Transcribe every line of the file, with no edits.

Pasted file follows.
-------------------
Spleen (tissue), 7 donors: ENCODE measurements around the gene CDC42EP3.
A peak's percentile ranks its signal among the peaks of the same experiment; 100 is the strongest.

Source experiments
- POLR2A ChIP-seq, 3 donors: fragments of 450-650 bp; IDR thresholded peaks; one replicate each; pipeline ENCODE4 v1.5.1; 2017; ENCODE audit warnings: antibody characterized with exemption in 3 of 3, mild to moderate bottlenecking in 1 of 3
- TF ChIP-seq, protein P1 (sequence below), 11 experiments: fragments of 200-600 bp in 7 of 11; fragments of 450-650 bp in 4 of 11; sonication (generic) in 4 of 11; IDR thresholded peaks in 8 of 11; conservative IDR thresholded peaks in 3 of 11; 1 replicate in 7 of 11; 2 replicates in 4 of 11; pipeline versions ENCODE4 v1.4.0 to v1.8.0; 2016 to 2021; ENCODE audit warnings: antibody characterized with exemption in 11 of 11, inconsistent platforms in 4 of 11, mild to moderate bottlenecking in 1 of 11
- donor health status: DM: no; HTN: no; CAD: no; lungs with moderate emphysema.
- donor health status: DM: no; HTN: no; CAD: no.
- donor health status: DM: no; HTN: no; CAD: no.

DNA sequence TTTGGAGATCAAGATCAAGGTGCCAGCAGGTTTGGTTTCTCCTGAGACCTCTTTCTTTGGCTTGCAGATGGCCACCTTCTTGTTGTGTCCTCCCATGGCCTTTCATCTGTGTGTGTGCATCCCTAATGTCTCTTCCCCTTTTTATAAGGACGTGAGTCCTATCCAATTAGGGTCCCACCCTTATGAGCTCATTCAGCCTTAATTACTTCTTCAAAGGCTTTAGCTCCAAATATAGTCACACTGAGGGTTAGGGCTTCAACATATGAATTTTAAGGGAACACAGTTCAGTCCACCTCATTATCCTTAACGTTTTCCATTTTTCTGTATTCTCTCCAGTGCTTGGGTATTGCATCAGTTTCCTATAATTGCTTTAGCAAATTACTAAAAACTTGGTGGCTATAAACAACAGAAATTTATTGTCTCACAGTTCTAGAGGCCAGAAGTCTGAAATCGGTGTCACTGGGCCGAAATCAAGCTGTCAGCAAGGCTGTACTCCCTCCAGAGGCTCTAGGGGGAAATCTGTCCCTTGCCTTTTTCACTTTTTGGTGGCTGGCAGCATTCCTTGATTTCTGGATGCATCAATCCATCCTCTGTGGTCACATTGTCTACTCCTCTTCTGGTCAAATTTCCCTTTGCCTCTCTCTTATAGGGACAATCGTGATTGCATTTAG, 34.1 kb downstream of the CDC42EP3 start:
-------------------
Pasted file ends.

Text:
Spleen (tissue), 7 donors: ENCODE measurements around the gene CDC42EP3.
A peak's percentile ranks its signal among the peaks of the same experiment; 100 is the strongest.

Source experiments
- POLR2A ChIP-seq, 3 donors: fragments of 450-650 bp; IDR thresholded peaks; one replicate each; pipeline ENCODE4 v1.5.1; 2017; ENCODE audit warnings: antibody characterized with exemption in 3 of 3, mild to moderate bottlenecking in 1 of 3
- TF ChIP-seq, protein P1 (sequence below), 11 experiments: fragments of 200-600 bp in 7 of 11; fragments of 450-650 bp in 4 of 11; sonication (generic) in 4 of 11; IDR thresholded peaks in 8 of 11; conservative IDR thresholded peaks in 3 of 11; 1 replicate in 7 of 11; 2 replicates in 4 of 11; pipeline versions ENCODE4 v1.4.0 to v1.8.0; 2016 to 2021; ENCODE audit warnings: antibody characterized with exemption in 11 of 11, inconsistent platforms in 4 of 11, mild to moderate bottlenecking in 1 of 11
- donor health status: DM: no; HTN: no; CAD: no; lungs with moderate emphysema.
- donor health status: DM: no; HTN: no; CAD: no.
- donor health status: DM: no; HTN: no; CAD: no.

DNA sequence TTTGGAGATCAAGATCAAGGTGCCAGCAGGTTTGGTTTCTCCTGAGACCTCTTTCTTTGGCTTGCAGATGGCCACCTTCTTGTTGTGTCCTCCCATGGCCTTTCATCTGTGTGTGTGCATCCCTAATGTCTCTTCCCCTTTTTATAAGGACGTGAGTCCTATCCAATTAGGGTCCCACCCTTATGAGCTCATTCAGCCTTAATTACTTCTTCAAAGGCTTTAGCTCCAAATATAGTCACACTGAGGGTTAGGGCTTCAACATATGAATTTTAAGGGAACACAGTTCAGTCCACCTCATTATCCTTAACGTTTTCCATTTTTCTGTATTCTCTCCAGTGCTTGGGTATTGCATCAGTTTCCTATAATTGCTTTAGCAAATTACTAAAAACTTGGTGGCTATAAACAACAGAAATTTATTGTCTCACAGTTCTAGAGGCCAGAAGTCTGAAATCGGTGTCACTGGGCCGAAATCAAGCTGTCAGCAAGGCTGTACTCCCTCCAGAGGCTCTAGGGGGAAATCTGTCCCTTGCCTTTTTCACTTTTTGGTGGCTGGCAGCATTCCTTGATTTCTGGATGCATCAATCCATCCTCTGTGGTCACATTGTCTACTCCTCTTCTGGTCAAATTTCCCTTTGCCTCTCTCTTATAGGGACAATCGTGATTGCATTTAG, 34.1 kb downstream of the CDC42EP3 start: